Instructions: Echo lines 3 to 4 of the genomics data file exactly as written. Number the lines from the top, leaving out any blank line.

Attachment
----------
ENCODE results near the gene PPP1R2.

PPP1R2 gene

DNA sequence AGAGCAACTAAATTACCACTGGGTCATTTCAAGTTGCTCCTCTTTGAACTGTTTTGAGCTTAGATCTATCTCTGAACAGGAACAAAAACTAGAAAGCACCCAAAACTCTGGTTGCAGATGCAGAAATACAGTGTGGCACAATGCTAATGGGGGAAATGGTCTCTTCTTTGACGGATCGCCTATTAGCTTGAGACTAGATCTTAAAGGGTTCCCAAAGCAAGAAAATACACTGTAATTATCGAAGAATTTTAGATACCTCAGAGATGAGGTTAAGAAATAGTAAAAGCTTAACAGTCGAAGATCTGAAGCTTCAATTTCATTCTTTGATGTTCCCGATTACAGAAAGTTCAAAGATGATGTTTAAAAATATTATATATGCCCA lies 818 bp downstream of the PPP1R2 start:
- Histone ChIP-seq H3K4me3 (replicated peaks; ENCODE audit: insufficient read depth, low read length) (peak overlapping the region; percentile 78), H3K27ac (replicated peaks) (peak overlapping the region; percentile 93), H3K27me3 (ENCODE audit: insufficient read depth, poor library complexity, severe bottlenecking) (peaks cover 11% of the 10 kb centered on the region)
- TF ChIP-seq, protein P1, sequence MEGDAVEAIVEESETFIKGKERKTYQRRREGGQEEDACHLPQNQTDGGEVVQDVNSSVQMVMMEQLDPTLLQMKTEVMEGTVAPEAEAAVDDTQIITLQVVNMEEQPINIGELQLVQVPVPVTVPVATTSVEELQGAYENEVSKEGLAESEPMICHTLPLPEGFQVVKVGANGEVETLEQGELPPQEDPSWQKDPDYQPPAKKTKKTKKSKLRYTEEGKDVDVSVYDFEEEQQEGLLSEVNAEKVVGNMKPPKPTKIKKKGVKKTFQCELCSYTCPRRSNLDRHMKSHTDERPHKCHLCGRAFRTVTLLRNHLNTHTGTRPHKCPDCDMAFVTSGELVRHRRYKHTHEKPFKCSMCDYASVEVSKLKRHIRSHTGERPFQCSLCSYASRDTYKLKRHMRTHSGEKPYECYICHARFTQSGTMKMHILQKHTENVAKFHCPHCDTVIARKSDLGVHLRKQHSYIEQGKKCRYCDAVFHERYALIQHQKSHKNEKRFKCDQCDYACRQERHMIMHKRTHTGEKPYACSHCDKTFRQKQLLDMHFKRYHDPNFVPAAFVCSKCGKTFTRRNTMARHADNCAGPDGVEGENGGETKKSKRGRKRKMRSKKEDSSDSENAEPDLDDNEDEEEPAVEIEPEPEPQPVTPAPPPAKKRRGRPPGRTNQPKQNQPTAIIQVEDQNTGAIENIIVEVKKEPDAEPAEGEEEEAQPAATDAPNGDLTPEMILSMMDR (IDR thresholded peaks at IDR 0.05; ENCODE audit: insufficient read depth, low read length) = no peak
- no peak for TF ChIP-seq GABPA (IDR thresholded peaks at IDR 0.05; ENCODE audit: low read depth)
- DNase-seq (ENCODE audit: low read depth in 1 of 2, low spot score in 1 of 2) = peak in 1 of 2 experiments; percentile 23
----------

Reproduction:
DNA sequence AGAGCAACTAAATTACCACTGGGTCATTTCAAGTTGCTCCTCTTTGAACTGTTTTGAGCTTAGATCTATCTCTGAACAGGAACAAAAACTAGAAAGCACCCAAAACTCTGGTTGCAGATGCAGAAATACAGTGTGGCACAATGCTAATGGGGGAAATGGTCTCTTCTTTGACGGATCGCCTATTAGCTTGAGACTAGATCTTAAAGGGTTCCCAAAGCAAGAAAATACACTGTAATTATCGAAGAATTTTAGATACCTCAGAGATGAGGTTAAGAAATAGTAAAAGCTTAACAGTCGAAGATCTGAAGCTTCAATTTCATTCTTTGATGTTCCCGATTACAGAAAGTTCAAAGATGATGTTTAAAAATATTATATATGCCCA lies 818 bp downstream of the PPP1R2 start:
- Histone ChIP-seq H3K4me3 (replicated peaks; ENCODE audit: insufficient read depth, low read length) (peak overlapping the region; percentile 78), H3K27ac (replicated peaks) (peak overlapping the region; percentile 93), H3K27me3 (ENCODE audit: insufficient read depth, poor library complexity, severe bottlenecking) (peaks cover 11% of the 10 kb centered on the region)